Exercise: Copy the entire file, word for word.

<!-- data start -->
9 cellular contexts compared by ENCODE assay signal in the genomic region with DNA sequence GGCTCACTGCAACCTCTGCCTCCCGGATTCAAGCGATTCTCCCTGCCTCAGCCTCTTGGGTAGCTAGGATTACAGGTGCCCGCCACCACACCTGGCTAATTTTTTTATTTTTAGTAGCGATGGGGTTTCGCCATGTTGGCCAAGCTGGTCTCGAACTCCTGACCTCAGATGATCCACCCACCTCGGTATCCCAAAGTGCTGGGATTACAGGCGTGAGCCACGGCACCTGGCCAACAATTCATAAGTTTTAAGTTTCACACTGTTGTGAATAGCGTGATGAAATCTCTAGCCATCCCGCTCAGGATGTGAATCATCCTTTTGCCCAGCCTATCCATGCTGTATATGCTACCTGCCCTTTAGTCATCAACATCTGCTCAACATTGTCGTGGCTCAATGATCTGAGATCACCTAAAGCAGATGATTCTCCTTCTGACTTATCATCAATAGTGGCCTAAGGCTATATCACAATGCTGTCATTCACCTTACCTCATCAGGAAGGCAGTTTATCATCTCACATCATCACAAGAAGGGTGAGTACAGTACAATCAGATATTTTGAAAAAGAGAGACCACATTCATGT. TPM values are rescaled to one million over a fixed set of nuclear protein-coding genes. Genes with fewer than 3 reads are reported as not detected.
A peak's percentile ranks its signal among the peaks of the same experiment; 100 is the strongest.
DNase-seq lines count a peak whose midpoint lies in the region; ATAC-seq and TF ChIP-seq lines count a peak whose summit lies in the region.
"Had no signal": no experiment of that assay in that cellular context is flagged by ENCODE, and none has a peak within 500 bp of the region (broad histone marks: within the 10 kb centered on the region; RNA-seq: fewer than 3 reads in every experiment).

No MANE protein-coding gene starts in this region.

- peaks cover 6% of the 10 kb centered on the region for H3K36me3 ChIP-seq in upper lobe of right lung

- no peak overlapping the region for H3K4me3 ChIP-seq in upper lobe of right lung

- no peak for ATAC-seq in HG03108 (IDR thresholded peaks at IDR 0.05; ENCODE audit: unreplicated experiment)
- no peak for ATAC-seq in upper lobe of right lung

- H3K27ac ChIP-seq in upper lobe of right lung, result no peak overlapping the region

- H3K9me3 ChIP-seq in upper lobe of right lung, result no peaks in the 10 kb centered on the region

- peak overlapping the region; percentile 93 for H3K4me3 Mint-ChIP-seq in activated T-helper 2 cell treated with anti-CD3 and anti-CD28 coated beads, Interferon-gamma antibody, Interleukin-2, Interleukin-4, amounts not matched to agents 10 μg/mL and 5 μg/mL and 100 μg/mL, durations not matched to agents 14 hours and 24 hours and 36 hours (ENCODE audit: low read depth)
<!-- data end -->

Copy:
9 cellular contexts compared by ENCODE assay signal in the genomic region with DNA sequence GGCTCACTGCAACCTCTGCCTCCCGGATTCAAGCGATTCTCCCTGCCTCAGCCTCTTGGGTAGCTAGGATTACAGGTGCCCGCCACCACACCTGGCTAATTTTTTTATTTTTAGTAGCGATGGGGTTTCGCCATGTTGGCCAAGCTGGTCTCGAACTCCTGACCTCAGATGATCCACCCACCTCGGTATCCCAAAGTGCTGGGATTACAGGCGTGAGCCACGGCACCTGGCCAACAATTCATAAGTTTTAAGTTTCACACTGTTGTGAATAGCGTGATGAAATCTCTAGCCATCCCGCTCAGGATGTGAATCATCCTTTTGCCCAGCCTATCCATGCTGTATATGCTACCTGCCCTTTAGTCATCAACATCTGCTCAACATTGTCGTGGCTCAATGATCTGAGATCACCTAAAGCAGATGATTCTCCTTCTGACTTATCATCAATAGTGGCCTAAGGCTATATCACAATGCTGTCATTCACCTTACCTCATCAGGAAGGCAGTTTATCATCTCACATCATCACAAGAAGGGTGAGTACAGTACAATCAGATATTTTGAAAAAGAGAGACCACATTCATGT. TPM values are rescaled to one million over a fixed set of nuclear protein-coding genes. Genes with fewer than 3 reads are reported as not detected.
A peak's percentile ranks its signal among the peaks of the same experiment; 100 is the strongest.
DNase-seq lines count a peak whose midpoint lies in the region; ATAC-seq and TF ChIP-seq lines count a peak whose summit lies in the region.
"Had no signal": no experiment of that assay in that cellular context is flagged by ENCODE, and none has a peak within 500 bp of the region (broad histone marks: within the 10 kb centered on the region; RNA-seq: fewer than 3 reads in every experiment).

No MANE protein-coding gene starts in this region.

- peaks cover 6% of the 10 kb centered on the region for H3K36me3 ChIP-seq in upper lobe of right lung

- no peak overlapping the region for H3K4me3 ChIP-seq in upper lobe of right lung

- no peak for ATAC-seq in HG03108 (IDR thresholded peaks at IDR 0.05; ENCODE audit: unreplicated experiment)
- no peak for ATAC-seq in upper lobe of right lung

- H3K27ac ChIP-seq in upper lobe of right lung, result no peak overlapping the region

- H3K9me3 ChIP-seq in upper lobe of right lung, result no peaks in the 10 kb centered on the region

- peak overlapping the region; percentile 93 for H3K4me3 Mint-ChIP-seq in activated T-helper 2 cell treated with anti-CD3 and anti-CD28 coated beads, Interferon-gamma antibody, Interleukin-2, Interleukin-4, amounts not matched to agents 10 μg/mL and 5 μg/mL and 100 μg/mL, durations not matched to agents 14 hours and 24 hours and 36 hours (ENCODE audit: low read depth)